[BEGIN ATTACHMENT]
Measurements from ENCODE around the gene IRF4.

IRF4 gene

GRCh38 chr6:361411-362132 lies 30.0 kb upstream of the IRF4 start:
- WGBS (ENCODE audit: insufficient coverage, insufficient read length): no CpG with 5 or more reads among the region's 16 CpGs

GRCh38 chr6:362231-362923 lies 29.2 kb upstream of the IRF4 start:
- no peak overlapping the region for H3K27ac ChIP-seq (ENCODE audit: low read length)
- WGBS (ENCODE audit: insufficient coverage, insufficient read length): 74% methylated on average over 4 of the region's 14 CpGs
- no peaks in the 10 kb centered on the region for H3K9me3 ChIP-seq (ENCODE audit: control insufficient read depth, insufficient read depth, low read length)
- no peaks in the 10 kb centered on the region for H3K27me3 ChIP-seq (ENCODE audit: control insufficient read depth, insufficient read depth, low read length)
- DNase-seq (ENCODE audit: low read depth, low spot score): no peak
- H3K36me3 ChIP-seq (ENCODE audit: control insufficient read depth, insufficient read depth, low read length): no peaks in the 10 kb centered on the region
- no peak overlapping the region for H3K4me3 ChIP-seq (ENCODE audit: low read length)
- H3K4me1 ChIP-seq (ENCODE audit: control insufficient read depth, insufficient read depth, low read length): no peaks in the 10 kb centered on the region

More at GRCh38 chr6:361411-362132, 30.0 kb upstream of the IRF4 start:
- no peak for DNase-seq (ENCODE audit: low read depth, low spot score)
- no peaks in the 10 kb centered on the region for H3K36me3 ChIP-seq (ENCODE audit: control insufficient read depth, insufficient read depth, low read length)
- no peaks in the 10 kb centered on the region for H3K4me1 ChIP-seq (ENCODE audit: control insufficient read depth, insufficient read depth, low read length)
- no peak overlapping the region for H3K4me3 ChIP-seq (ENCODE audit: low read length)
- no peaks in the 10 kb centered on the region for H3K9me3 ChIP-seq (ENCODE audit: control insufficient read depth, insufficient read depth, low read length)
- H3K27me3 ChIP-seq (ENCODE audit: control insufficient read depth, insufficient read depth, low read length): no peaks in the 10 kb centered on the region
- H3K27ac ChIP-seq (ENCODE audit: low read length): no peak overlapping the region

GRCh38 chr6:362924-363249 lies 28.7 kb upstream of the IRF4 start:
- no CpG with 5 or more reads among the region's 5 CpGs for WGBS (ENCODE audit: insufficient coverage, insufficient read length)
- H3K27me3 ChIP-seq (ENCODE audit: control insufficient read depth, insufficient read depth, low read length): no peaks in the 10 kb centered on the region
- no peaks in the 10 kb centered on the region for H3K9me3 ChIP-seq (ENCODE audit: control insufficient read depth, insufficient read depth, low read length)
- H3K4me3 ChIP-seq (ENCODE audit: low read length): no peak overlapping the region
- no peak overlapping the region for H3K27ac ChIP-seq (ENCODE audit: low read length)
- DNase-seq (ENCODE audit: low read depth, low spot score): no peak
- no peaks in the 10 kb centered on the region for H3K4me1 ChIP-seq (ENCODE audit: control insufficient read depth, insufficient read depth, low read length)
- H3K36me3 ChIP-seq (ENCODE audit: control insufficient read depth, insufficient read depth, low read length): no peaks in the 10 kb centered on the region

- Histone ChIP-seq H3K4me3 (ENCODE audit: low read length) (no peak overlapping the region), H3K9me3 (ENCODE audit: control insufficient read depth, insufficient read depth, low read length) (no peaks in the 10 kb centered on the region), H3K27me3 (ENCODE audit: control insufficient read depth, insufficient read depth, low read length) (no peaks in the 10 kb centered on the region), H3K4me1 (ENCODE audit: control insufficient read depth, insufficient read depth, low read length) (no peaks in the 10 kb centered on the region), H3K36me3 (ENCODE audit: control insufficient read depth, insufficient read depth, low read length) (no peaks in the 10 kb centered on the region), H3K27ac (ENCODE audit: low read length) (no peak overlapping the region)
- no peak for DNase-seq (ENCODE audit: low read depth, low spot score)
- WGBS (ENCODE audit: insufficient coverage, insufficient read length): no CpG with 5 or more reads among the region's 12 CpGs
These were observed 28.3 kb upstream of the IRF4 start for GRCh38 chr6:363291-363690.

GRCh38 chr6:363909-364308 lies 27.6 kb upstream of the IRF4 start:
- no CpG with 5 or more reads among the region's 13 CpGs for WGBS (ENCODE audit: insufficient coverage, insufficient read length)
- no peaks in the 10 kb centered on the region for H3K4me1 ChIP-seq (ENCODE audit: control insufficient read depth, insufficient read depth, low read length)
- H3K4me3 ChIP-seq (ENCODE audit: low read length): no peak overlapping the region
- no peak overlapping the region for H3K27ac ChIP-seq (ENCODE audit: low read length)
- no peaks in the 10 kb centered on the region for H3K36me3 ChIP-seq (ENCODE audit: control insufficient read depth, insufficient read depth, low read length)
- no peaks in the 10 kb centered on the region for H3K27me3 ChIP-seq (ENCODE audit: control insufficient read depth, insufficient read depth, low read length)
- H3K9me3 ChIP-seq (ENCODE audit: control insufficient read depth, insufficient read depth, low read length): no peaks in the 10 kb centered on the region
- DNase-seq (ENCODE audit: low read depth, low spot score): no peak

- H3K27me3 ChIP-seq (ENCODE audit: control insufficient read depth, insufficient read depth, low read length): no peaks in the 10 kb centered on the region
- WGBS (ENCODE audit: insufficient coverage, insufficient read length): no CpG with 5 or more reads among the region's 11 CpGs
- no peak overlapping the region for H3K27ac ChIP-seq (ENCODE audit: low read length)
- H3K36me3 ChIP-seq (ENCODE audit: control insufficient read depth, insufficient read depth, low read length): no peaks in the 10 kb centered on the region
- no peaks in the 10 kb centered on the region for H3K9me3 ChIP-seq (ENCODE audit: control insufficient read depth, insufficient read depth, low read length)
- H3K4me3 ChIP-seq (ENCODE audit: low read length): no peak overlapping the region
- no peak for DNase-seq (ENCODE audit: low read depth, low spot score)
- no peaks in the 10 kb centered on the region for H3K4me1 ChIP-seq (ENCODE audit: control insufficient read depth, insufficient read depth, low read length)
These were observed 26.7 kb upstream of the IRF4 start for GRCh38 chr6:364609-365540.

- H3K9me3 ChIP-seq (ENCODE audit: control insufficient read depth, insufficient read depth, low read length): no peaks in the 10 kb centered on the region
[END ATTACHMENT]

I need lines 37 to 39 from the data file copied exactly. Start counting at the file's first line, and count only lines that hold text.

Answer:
- no peaks in the 10 kb centered on the region for H3K4me1 ChIP-seq (ENCODE audit: control insufficient read depth, insufficient read depth, low read length)
- H3K4me3 ChIP-seq (ENCODE audit: low read length): no peak overlapping the region
- no peak overlapping the region for H3K27ac ChIP-seq (ENCODE audit: low read length)